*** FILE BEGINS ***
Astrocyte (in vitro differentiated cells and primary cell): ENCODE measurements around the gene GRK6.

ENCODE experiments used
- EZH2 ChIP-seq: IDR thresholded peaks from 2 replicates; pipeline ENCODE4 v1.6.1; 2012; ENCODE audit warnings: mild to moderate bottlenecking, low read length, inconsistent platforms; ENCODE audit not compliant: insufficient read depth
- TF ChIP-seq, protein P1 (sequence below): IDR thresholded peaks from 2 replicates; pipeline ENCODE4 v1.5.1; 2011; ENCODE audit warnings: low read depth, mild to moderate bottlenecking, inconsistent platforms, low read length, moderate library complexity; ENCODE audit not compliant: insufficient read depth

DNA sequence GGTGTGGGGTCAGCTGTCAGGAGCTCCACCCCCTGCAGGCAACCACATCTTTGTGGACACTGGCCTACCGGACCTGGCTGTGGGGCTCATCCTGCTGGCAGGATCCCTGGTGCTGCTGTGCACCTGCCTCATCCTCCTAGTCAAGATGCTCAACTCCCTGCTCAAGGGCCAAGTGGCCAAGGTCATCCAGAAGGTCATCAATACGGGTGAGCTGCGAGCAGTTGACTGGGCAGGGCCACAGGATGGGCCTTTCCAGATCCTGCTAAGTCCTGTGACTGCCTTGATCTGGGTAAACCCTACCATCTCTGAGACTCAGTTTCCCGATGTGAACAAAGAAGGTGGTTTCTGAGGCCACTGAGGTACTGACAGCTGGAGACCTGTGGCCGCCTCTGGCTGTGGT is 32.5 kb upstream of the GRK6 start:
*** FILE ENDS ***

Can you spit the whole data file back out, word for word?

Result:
Astrocyte (in vitro differentiated cells and primary cell): ENCODE measurements around the gene GRK6.

ENCODE experiments used
- EZH2 ChIP-seq: IDR thresholded peaks from 2 replicates; pipeline ENCODE4 v1.6.1; 2012; ENCODE audit warnings: mild to moderate bottlenecking, low read length, inconsistent platforms; ENCODE audit not compliant: insufficient read depth
- TF ChIP-seq, protein P1 (sequence below): IDR thresholded peaks from 2 replicates; pipeline ENCODE4 v1.5.1; 2011; ENCODE audit warnings: low read depth, mild to moderate bottlenecking, inconsistent platforms, low read length, moderate library complexity; ENCODE audit not compliant: insufficient read depth

DNA sequence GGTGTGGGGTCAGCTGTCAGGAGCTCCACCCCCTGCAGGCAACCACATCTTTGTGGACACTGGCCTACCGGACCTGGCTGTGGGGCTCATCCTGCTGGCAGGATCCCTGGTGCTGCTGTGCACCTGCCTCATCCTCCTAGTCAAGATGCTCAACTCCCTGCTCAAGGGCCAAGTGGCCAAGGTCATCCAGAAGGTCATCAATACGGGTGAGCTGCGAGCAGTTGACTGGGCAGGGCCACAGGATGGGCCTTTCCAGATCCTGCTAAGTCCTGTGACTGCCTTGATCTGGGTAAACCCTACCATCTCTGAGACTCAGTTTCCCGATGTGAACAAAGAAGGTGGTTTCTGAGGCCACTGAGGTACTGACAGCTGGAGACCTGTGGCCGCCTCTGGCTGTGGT is 32.5 kb upstream of the GRK6 start: